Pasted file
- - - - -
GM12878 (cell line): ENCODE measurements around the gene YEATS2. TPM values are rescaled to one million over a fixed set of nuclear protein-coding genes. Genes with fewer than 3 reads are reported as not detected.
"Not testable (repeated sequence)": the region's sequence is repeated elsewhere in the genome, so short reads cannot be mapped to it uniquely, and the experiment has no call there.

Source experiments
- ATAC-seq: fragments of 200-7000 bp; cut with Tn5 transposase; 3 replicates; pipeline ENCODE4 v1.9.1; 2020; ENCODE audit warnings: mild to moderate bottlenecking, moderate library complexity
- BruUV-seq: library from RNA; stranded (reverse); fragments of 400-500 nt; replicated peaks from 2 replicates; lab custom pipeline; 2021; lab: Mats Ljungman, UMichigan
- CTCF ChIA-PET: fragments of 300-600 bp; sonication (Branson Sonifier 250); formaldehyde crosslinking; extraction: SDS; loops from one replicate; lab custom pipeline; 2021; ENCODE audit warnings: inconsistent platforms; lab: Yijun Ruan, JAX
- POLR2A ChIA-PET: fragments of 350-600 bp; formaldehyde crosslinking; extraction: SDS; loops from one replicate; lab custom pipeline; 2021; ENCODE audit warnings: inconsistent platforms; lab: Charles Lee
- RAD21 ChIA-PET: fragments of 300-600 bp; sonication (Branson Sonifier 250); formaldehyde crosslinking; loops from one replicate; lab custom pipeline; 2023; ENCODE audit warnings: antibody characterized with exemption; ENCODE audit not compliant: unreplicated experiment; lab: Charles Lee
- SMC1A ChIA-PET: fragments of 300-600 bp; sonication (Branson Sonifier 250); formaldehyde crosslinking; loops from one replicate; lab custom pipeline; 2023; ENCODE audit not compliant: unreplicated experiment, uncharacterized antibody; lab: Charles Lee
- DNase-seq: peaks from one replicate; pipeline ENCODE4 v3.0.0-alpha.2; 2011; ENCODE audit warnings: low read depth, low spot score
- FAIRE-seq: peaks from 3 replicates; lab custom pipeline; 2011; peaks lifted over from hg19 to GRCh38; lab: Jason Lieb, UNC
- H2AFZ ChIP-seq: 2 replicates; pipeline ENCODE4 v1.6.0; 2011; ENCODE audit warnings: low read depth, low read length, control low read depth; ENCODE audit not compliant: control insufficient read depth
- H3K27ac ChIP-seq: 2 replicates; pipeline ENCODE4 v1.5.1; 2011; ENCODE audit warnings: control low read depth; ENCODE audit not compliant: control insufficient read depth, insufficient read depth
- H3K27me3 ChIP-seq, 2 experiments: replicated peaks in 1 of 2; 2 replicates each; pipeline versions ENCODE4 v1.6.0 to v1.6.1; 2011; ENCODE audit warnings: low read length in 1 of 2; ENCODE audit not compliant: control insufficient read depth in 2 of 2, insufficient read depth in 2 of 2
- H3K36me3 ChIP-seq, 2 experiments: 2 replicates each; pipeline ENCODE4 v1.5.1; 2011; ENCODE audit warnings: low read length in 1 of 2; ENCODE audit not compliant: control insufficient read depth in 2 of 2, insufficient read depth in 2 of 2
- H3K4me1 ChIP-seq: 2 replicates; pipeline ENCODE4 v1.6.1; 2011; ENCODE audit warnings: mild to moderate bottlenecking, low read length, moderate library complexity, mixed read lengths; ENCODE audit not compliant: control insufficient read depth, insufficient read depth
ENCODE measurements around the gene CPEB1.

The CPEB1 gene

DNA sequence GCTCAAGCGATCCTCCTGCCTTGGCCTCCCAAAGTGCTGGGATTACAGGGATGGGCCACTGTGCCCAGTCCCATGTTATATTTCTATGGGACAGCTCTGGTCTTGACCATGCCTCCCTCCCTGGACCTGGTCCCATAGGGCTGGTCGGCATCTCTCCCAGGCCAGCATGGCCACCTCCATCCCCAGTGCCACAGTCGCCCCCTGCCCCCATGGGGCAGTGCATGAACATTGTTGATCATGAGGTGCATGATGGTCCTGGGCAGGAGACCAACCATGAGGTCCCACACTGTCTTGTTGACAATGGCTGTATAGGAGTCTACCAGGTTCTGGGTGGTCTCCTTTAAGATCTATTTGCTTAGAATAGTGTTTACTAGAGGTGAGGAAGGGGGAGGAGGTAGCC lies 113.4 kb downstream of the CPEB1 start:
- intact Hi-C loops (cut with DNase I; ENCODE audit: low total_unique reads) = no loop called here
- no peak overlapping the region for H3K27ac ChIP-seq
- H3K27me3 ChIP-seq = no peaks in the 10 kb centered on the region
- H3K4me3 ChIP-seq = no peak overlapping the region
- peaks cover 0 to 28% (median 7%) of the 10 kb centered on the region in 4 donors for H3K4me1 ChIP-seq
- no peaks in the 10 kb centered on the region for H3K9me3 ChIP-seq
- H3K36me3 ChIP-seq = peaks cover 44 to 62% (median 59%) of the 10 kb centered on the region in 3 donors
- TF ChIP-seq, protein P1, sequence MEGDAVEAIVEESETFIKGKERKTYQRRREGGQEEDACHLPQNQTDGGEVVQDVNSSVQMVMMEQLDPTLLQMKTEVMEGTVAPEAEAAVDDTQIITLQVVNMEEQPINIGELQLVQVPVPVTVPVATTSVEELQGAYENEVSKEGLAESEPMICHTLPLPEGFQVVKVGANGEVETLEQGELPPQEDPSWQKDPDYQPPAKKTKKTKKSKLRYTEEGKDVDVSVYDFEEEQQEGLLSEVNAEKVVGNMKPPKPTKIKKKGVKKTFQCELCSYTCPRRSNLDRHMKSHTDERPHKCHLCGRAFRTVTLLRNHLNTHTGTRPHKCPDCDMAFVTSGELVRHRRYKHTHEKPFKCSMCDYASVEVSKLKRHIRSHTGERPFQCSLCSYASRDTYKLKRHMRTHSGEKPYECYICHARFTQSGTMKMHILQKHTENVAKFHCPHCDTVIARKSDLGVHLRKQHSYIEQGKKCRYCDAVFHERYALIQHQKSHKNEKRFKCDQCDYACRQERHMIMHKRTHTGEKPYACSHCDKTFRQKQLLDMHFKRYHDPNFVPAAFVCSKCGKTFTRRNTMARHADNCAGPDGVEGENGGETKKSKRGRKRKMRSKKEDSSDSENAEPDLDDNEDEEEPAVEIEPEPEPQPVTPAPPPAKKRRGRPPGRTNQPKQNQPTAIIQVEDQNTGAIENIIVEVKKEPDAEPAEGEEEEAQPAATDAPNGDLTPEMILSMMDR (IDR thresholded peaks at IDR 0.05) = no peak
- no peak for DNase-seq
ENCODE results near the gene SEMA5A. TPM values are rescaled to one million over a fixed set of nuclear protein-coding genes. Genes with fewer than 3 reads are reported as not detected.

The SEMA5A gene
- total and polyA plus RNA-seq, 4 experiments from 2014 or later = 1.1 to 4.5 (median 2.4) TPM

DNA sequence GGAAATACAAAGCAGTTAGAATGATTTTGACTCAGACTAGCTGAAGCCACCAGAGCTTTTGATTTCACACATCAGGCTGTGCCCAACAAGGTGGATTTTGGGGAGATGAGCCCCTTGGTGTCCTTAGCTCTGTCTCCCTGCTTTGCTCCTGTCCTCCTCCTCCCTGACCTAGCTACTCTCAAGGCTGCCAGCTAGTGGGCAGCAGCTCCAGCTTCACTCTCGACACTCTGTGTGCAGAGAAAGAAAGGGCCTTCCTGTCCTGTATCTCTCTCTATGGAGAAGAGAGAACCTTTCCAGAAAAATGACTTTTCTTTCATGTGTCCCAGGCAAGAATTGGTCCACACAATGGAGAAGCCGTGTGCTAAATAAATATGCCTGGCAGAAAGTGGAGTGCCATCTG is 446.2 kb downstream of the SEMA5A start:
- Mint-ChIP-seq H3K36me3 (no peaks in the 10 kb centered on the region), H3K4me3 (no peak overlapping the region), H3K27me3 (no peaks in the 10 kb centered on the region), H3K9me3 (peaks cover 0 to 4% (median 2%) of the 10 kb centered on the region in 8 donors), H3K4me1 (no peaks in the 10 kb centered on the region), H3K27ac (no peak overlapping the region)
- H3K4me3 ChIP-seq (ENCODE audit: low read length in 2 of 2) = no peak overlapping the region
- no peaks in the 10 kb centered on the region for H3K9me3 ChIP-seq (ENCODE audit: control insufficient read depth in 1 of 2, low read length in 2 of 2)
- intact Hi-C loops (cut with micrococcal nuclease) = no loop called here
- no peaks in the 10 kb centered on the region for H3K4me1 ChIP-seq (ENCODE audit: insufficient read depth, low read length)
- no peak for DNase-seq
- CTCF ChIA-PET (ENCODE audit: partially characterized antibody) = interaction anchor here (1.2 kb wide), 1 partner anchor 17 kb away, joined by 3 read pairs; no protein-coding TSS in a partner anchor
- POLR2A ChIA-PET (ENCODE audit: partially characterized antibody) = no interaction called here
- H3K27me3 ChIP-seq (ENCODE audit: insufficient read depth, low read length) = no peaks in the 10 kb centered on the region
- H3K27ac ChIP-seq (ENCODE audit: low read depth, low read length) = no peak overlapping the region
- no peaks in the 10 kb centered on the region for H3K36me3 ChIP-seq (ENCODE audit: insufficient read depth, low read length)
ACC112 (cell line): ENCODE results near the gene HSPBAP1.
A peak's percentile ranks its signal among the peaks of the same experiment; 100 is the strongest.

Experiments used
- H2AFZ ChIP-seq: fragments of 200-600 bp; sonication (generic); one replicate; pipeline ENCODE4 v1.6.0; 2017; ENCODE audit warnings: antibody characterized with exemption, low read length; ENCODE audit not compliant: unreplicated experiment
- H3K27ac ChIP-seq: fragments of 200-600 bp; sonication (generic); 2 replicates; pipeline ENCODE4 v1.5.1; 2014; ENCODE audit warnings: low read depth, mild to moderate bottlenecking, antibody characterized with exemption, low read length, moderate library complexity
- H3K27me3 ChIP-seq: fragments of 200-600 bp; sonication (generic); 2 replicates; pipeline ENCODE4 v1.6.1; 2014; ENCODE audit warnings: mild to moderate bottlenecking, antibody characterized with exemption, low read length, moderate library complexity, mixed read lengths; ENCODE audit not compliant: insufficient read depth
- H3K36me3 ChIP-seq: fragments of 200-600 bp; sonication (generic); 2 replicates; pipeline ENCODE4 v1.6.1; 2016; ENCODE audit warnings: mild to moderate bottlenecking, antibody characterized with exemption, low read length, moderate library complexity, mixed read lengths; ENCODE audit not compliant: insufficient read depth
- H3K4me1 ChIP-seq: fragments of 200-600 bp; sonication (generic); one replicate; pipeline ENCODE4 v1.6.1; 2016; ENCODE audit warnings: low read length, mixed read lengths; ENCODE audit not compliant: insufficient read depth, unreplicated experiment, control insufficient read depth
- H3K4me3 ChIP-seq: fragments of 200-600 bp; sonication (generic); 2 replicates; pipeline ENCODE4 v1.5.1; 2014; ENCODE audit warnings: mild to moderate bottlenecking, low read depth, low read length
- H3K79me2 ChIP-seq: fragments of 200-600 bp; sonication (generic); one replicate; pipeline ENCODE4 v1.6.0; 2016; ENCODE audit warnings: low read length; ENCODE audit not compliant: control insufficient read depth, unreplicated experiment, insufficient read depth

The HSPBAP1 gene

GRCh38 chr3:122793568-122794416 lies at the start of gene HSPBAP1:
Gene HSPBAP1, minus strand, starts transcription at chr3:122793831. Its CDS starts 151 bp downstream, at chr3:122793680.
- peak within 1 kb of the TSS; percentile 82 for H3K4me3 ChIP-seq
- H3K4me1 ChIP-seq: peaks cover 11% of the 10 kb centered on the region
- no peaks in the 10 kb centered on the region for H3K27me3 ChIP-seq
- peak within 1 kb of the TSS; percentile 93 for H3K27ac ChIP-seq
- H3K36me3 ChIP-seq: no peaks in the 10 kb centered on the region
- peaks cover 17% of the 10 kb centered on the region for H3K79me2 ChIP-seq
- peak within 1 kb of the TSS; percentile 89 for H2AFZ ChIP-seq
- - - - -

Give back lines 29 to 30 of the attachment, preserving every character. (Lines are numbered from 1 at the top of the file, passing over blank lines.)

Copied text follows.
ENCODE results near the gene SEMA5A. TPM values are rescaled to one million over a fixed set of nuclear protein-coding genes. Genes with fewer than 3 reads are reported as not detected.

The SEMA5A gene